Korean Youth Players Abroad: Lee Seung Woo

Nearly a month has passed since FIFA banned six Barcelona youth players, and for the first time, Sepp Blatter has spoken out: “The Barca case will be studied by FIFA’s Players’ Status Committee,” Blatter said. “But the rules for the signing of minors are very clear … The popularity of football also brings some dangers. The financial success of our sport makes it, unfortunately, of interest to international mafias, who get rich due to illicit activities like match-fixing or tricking underprivileged kids with false promises of a professional career in Europe.”

This is a real concern in football because unscrupulous agents often do trick youth players, but with the six Barcelona youth players in question, this is clearly not the case. We can only hope that FIFA will act reasonably and logically for once.

That brings us to the profile of the most exciting Korean prospect at La Masia: Lee Seung Woo, the 15 year old striker playing for Cadete B (U15).

If Paik Seung Ho has not quite lived up to the “Korean Messi” billing (he plays a different position anyway), Lee Seung Woo sure has. He may be familiar to you already. He appears quite frequently in Korean news sites and numerous Spanish football commentators, even those from Marca, have raved about his immense potential on Twitter.

Hailing from Incheon’s youth academy, Lee was first scouted by Barcelona at the 2010 Danone Cup in South Africa. It was the same tournament where Barcelona scouts met Paik Seung Ho; maybe Korean teams should play there more often! He emerged from the tournament as the top scorer with twelve goals, and joined Barcelona’s Infantil A squad (U14) the following 2011-2012 season along  with his teammate and compatriot Jang Gyeol Hee.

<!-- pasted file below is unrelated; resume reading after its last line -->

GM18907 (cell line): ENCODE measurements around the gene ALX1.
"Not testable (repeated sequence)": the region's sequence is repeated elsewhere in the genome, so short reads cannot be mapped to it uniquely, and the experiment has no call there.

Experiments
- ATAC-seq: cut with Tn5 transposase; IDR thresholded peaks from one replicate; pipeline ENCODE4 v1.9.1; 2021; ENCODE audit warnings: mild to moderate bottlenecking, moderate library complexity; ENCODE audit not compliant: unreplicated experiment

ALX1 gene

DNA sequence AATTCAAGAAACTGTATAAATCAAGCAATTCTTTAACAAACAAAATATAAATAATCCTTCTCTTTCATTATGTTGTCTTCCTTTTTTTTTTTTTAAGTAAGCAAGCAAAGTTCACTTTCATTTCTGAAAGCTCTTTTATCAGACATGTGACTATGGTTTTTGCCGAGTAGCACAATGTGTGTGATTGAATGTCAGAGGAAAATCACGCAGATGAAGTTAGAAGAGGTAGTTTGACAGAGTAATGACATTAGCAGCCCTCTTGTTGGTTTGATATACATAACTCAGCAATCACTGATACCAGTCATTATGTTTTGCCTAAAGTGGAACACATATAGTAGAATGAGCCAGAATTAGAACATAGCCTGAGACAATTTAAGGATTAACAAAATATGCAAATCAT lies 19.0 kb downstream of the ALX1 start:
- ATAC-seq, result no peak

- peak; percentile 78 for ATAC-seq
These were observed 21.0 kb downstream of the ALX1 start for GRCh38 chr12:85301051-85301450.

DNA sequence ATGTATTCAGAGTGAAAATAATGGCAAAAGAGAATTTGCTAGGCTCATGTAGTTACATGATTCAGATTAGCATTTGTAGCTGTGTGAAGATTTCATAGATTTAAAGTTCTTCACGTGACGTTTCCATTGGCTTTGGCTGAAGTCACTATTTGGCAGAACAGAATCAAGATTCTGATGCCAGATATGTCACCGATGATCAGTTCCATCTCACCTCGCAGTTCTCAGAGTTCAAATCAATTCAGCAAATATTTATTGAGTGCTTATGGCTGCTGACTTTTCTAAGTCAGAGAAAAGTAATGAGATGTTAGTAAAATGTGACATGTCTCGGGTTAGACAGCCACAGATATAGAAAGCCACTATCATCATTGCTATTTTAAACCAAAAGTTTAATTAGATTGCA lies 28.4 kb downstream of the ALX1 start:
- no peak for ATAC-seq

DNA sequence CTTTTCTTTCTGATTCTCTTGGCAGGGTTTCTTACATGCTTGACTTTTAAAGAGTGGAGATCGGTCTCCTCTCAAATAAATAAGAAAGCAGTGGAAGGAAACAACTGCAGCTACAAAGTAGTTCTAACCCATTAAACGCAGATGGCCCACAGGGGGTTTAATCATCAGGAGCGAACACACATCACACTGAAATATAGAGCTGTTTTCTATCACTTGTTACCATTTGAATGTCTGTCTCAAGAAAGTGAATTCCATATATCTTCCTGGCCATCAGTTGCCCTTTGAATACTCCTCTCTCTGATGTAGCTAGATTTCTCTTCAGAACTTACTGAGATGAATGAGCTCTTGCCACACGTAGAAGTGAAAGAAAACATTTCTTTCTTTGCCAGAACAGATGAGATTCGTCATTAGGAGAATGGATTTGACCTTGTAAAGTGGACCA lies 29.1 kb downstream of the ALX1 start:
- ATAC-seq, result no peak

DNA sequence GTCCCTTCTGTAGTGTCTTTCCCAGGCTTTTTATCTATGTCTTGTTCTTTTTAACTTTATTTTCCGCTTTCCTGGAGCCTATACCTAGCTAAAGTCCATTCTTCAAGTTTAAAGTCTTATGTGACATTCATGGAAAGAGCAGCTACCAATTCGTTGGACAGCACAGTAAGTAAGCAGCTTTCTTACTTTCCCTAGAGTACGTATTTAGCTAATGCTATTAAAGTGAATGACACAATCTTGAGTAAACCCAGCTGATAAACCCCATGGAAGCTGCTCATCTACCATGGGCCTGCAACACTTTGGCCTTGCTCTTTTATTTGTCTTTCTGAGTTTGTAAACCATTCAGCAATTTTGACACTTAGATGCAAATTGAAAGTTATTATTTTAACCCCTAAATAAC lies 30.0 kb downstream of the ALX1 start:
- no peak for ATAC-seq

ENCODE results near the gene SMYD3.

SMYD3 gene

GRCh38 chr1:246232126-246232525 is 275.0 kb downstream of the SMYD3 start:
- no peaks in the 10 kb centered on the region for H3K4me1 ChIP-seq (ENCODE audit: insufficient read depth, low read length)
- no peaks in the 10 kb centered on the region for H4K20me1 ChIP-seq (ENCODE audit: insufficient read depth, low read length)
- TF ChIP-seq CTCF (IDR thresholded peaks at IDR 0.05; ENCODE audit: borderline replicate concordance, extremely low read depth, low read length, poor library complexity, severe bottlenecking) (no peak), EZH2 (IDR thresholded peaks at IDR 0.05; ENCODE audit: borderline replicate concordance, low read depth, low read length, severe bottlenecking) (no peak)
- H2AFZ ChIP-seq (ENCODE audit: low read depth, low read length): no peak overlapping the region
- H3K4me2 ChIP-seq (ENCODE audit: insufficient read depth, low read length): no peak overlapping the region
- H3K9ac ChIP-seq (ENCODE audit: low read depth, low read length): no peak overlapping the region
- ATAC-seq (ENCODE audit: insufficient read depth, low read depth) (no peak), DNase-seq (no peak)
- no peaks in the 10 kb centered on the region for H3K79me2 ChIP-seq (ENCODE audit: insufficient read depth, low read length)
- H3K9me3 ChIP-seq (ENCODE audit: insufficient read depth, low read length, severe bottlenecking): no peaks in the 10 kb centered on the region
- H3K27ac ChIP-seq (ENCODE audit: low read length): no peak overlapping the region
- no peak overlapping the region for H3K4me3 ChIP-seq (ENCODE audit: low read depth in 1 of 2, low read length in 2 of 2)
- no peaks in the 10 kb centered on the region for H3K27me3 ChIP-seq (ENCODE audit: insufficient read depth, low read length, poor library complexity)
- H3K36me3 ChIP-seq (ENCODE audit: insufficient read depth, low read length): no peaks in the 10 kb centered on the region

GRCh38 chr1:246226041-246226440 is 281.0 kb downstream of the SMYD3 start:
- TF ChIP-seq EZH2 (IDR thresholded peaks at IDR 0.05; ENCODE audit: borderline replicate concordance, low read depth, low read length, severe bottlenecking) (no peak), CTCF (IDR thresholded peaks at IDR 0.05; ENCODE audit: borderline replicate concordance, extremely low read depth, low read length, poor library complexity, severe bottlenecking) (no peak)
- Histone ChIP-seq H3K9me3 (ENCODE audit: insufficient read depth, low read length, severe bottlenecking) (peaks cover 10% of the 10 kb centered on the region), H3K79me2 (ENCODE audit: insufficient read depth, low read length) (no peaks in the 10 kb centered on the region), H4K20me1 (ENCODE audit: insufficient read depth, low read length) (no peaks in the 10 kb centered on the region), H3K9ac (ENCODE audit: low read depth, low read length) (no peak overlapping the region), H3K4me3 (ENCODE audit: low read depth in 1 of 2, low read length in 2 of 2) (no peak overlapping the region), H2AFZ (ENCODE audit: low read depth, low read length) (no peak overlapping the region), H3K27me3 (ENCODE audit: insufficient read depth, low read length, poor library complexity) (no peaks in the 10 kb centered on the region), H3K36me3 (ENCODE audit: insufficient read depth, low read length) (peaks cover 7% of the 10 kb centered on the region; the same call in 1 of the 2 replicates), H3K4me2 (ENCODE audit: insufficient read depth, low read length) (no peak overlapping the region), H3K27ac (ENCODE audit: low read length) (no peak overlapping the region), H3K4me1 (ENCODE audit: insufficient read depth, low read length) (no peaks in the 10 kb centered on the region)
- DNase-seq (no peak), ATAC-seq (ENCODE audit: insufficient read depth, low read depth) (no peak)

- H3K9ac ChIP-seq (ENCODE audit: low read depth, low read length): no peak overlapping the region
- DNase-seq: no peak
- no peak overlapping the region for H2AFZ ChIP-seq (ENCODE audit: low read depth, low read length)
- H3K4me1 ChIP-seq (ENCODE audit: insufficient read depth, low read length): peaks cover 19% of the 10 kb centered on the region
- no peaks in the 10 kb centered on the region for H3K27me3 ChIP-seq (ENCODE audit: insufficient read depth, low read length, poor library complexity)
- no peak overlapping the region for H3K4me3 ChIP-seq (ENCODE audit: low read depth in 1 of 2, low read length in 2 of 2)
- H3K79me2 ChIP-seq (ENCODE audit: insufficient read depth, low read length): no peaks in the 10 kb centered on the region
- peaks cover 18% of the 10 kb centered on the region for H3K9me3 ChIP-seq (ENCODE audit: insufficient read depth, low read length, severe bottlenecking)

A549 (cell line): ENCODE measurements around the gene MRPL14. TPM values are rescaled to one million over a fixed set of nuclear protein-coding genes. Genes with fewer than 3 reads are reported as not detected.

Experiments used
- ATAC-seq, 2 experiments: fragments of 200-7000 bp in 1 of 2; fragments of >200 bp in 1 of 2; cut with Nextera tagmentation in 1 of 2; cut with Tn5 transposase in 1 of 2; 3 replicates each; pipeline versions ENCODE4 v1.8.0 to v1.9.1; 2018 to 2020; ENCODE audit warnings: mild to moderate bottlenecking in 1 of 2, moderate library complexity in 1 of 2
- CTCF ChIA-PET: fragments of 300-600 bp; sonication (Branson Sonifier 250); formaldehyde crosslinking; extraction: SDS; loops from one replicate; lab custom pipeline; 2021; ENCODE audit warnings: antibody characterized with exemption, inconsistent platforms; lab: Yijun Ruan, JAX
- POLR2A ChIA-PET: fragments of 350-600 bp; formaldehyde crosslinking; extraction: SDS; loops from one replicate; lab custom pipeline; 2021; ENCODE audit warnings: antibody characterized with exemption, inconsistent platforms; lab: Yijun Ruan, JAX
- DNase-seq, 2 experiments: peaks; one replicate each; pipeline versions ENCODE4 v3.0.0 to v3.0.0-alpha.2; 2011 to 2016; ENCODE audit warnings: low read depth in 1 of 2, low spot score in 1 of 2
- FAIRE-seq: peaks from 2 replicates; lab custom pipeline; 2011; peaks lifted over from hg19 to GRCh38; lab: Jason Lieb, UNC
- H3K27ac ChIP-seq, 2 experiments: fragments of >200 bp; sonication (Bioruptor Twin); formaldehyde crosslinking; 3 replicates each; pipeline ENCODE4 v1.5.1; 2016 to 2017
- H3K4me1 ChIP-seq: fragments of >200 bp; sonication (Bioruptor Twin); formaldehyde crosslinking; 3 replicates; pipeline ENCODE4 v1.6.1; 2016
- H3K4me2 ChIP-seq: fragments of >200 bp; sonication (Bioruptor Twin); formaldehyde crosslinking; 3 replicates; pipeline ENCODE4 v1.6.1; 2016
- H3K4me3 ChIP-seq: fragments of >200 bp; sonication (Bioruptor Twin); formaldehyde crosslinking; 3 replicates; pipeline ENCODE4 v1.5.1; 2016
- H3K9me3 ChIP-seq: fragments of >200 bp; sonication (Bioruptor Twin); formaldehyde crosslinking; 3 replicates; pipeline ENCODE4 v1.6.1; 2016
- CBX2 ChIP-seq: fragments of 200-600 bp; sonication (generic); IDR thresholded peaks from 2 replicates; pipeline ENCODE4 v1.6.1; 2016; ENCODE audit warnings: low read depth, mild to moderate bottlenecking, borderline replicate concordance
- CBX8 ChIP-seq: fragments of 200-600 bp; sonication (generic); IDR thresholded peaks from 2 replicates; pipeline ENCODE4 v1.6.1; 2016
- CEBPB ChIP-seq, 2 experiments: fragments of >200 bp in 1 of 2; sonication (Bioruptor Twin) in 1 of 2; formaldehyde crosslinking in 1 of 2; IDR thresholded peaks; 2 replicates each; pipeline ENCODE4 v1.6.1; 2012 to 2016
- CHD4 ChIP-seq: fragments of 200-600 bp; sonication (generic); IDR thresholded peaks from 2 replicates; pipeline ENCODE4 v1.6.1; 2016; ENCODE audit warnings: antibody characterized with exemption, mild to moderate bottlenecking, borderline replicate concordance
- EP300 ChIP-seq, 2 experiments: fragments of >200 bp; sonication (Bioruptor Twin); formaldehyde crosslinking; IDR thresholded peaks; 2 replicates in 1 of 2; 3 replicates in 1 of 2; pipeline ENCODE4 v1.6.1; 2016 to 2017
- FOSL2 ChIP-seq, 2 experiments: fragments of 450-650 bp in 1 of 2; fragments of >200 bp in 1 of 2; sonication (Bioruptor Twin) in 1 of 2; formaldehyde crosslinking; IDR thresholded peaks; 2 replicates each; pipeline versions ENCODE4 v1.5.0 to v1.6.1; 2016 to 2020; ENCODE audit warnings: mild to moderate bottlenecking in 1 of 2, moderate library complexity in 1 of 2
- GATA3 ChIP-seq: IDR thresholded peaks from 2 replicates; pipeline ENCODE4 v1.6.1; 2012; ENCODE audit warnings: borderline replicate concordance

He has not disappointed, to say the least. In his first season alone he scored 38 goals and provided 18 assists in just 29 games. He had been the team’s top scorer and was played the most frequently – up until he was ruled ineligible to play. While academy players commonly score plenty of goals, his stats stand out as Messi-esque; Messi himself recorded 37 goals in 30 games for Cadete A. Looking at Lee’s highlights, it is difficult not to notice a resemblance to the “world’s best player” – the dribbling, the speed, and the ability to dribble through tight traffic and breeze past defenders are all present in Lee. His decision making and passing ability is exceptional for someone his age, and his ability to retain the ball is phenomenal as well. It is, of course, foolish to say he will become the “next Lionel Messi” as he is only 15 years old, but even Marca reporters felt the urge to make the comparison, saying that if there was any player from La Masia who could potentially rival Messi’s success it would be Lee Seung Woo.

Here are two videos that were not up when I originally posted this article in March 2013, but he just improves year after year – I believe these are some of the most representative highlights of his talent. For the most recent highlights, check out Lee Seung Woo and Jang Gyeol Hee – still going strong

And a full match highlight:

The 2012-2013 season was even more successful for Lee, who scored in almost every game and scored hat-tricks periodically. He had 22 goals in 11 matches with Cadete B, and he was even called up to the Cadete A team twice – in both of his Cadete A matches he came off the bench and scored a goal. Videos of his goals surfaced all over Youtube and the internet, and the same couple of videos were posted in at least twenty different websites, as well as on the Twitter accounts of several Spanish news reporters.

Lee was enjoying an incredible run of form until FIFA rudely interrupted – it is also interesting to note that Lee was the first player to get banned by FIFA. The La Masia twitter feed explains the situation pretty nicely, though the ruling has now been extended to six players, three of whom are Korean.

La Masia ‏@Youngcules Apparently Lee Seung Woo was the only player that FIFA has blocked from playing with Barcelona youth. Takefusa and Jang are cleared to play.